Witches to me are healers, herbalists, wise women (and cunning men) who are in tune with, and revere nature and look to herbs, potions, charms, divination and magic for help and answers. They are believers in the importance of intent and the power of words.
As a writer, I believe strongly in the power of words. I’ve seen how they can influence and affect people….I’m not suggesting that the turning people into frogs or disappearing in a puff of smoke is possible (or likely) but I have been in a circle and have been overwhelmed by the feeling of energy that words and joint intent has produced. And if, being sceptical, that feeling is purely self-derived, cathartic and benign then the worst it does is make a group of people feel connected and part of a community and leaves them somehow spiritually fulfilled and happy without the use of other stimulants or drugs. So where’s the harm in that?
As Halloween comes around, the pointed hat, cloak and broomstick stereotype manifests itself in the guise of costumes and the silhouette of the large chinned, hooked nosed, warty hag flies across everything from lanterns to paper table napkins. A local newspaper will goad some gullible clergyman into saying how dangerous it is to be meddling in “the occult” and they’ll wheel out some fundamentalist who will decree the Harry Potter books as a gateway drug to eating babies whilst dancing and fornicating naked. They will then try and dig out some pagans to be offended and mis-interpreted and poorly represented. It’s somewhat of a Halloween tradition now along with Americanised trick or treating and the replacement of carved out swede lanterns with big orange pumpkins.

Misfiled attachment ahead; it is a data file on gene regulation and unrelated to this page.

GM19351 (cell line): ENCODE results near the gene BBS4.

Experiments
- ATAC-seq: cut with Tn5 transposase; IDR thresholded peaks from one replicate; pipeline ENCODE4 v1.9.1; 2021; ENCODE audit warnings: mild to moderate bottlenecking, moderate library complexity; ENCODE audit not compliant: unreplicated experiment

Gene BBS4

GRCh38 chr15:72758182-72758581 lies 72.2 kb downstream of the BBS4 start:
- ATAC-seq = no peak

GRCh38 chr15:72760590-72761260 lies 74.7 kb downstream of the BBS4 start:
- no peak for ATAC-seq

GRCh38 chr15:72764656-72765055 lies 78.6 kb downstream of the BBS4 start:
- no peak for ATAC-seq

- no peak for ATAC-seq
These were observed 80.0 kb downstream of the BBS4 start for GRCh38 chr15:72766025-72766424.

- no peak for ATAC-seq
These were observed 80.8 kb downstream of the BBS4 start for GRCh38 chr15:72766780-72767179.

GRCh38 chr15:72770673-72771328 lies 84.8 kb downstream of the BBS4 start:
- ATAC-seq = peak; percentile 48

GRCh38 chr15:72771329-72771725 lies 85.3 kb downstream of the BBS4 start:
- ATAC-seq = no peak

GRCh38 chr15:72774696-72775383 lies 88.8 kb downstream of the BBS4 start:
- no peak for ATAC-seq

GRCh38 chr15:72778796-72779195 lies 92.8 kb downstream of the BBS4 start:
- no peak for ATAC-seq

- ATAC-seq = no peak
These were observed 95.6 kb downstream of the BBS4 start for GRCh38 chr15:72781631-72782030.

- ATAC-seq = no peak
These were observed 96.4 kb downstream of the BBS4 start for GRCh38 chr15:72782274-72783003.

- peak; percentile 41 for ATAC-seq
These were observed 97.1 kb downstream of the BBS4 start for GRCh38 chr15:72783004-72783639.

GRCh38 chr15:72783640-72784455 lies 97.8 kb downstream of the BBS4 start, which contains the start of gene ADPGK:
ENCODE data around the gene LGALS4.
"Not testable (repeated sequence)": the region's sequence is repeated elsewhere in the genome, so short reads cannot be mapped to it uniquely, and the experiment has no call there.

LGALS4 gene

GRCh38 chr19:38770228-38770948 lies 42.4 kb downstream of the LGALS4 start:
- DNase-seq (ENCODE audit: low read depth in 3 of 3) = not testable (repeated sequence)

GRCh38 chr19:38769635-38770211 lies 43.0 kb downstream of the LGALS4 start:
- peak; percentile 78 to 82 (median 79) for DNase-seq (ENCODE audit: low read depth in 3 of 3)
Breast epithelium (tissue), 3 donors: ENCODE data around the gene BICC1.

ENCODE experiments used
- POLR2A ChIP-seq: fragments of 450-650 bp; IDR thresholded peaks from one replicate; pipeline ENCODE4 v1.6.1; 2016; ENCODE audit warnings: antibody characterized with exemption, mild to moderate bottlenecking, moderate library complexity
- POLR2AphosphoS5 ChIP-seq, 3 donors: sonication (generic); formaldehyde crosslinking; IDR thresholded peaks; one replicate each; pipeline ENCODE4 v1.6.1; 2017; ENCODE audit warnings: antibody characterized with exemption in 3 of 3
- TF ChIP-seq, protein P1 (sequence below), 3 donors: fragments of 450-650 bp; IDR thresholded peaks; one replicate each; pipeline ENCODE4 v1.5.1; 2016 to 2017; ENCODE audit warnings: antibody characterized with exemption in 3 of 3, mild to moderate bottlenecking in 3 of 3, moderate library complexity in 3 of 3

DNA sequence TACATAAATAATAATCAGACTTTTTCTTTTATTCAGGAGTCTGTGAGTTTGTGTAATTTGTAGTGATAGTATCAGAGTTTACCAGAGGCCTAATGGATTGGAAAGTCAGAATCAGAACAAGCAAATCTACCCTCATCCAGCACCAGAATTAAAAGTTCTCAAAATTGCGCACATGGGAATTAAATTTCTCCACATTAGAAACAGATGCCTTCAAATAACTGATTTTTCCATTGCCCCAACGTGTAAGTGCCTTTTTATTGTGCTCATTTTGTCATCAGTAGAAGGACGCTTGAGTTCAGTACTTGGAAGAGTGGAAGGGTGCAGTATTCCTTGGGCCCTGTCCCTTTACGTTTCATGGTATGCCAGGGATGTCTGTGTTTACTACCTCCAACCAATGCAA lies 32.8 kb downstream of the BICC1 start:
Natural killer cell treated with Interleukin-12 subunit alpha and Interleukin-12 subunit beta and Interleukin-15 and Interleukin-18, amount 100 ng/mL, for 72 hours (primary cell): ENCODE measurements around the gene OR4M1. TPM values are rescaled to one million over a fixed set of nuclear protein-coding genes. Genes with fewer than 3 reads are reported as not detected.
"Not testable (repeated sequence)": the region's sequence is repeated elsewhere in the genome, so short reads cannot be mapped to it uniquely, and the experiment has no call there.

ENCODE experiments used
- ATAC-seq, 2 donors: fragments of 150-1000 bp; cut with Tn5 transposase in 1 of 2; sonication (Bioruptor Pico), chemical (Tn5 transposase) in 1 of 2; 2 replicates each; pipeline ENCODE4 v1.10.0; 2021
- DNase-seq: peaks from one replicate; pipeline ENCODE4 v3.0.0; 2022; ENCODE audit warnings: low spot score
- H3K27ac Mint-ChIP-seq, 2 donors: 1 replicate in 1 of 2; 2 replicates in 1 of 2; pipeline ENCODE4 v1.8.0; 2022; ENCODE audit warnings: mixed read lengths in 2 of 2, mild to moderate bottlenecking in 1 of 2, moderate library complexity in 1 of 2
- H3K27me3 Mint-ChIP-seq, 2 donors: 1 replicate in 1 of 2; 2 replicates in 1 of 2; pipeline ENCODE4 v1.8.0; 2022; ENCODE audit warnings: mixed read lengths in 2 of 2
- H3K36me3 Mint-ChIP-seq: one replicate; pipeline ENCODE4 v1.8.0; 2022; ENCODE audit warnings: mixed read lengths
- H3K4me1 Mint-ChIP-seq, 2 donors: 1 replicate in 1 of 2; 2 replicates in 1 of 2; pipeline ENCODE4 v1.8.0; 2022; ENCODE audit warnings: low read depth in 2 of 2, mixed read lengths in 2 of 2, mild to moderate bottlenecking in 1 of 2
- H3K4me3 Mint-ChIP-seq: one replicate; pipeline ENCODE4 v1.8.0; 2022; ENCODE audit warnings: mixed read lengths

For many Pagans and witches, October 31st is Samhain, a sabbat marked by the moon’s phases, that is part of the turning of the wheel or changing of the seasons and the move into the “darker half” of the year. It is also celebrated as the Celtic New Year and is a time to remember and respect the ancestors, feast and feel close to the dead.
Long before I discovered that witches were living, breathing ‘real people’ that I would call friends, I was fascinated by a romantic image of them gleaned from stories, mythology, poetry and art. I often related to them much more than the princesses and heroines I was supposed to be identifying with.
The first poem (after the Arthurian mythology poetry that introduced me to Morgan Le Fey) that I can actually remember learning by heart was Witch-Wife by Edna St. Vincent Millay. I think it appealed to the pre-teen feminist in me. I loved that she had power and freedom and couldn’t be owned by any man. She would never relinquish part of herself. That seemed much more appealing than those women who submitted everything to love only to be disappointed, commanded, mis-treated and disillusioned…no these witches were ‘other’, outsiders, free-spirits that had their own rules and the 11 year old me really bought into that.
She is neither pink nor pale,
And she never will be all mine;
She learned her hands in a fairy-tale,
And her mouth on a valentine.
She has more hair than she needs;
In the sun ’tis a woe to me!
And her voice is a string of colored beads,
Or steps leading into the sea.
She loves me all that she can,
And her ways to my ways resign;
But she was not made for any man,
And she never will be all mine.
Edna St. Vincent Millay
That romanticism was further fuelled by my discovery of the paintings of the Pre-Raphaelites. Here were beautiful, strong women with fascinating stories. They were witches as goddesses and sirens who knew their own power and I suppose that’s what I secretly still think of, once I’ve moved the pile of Halloween tat, injustice and bigotry, when somebody says “witch”.